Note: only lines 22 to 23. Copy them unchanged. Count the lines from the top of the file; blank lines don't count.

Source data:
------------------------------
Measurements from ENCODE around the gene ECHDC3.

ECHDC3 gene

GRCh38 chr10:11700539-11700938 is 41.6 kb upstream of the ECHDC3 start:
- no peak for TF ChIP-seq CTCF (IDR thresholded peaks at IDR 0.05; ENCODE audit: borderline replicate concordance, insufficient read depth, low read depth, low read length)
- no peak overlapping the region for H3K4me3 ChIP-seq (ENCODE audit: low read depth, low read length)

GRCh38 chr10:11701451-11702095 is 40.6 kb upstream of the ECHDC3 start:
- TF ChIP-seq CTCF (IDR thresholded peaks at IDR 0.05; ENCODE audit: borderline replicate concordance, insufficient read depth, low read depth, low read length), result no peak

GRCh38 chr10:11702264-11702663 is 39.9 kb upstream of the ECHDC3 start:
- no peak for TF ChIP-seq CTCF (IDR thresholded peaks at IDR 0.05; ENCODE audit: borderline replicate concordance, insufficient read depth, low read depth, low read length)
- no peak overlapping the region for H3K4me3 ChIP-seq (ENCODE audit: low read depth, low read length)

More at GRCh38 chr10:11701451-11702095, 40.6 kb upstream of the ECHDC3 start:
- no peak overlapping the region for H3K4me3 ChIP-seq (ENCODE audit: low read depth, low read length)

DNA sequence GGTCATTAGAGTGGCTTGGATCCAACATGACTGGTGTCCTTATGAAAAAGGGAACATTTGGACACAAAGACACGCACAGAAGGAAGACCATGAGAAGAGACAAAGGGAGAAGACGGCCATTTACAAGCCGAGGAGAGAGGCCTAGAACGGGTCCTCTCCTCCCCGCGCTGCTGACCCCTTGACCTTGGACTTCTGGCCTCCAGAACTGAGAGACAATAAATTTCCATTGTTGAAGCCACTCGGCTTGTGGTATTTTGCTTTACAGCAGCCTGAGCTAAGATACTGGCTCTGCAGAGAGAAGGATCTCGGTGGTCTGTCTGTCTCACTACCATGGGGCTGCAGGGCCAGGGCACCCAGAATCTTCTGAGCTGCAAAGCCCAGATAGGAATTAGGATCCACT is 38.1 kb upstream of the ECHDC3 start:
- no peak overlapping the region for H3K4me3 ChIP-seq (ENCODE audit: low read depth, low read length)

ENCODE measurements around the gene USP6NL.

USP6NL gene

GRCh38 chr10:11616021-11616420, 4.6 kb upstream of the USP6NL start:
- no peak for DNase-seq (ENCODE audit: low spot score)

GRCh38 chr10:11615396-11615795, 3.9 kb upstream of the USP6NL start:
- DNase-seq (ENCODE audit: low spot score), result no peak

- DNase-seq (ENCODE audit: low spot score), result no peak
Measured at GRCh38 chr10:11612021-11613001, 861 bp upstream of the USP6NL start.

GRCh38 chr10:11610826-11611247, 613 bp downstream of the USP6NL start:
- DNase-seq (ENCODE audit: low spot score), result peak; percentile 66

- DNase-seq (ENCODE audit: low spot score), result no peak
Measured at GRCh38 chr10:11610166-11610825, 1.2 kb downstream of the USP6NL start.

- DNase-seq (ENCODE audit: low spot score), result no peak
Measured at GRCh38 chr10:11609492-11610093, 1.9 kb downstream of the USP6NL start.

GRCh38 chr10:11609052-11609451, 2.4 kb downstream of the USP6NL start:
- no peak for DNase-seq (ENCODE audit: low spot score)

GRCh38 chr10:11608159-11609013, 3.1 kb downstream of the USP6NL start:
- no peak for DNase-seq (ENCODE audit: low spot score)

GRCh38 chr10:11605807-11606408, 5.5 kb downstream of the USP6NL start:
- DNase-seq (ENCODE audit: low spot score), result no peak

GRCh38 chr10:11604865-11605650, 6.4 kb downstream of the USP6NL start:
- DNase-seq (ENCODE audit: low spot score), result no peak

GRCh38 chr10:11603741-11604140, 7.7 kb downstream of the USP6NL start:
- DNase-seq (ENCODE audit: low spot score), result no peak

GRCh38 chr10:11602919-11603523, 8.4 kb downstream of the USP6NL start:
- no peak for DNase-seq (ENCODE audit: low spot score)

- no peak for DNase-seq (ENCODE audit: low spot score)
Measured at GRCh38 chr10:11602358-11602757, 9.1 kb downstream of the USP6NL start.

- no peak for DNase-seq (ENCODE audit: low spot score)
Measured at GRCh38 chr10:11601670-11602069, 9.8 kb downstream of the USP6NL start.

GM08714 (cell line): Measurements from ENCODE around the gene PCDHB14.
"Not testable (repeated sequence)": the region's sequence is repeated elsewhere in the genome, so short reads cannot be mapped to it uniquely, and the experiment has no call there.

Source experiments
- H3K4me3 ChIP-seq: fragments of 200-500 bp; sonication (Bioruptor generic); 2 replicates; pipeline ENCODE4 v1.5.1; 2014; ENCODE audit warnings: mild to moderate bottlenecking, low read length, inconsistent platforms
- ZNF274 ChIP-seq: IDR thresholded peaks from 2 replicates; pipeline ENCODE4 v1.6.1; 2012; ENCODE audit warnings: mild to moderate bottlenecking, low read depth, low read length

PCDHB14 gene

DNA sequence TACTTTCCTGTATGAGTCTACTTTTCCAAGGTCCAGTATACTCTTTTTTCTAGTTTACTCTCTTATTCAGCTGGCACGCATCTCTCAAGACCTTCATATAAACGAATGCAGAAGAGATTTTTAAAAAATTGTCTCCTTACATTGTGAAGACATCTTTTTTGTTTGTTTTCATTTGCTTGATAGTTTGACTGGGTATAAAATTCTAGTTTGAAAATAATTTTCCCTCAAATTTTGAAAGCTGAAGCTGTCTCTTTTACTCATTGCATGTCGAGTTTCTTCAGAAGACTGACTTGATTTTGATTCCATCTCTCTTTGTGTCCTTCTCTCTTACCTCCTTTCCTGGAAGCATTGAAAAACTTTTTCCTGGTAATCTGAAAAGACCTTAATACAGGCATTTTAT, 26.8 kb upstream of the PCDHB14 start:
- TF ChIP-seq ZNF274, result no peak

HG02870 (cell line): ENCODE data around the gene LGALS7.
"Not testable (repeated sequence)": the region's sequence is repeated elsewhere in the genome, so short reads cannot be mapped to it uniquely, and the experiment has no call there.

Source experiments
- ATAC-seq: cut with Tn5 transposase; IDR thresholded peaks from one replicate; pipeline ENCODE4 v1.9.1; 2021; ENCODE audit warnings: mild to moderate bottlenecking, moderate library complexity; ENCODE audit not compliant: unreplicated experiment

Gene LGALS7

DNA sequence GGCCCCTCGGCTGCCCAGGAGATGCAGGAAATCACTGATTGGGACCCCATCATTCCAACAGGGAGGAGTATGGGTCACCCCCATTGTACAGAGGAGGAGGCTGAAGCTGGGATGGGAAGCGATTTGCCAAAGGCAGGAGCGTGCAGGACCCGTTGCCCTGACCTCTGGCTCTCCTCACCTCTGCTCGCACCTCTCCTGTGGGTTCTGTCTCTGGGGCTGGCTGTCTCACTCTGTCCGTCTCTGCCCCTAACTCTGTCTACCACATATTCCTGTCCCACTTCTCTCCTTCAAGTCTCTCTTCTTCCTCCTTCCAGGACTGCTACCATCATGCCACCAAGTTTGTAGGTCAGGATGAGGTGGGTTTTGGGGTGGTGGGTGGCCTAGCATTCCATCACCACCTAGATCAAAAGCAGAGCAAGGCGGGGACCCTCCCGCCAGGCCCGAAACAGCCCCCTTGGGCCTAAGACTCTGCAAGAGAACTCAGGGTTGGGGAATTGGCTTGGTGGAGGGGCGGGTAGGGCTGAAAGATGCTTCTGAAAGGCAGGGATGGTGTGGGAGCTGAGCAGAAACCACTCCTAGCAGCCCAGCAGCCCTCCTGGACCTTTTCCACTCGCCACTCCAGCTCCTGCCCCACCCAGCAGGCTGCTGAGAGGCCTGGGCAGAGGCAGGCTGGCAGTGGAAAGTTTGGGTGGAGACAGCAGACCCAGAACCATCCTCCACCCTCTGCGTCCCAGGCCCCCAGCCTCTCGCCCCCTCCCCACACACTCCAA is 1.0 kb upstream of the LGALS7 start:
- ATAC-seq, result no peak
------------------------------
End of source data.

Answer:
Measured at GRCh38 chr10:11612021-11613001, 861 bp upstream of the USP6NL start.

GRCh38 chr10:11610826-11611247, 613 bp downstream of the USP6NL start: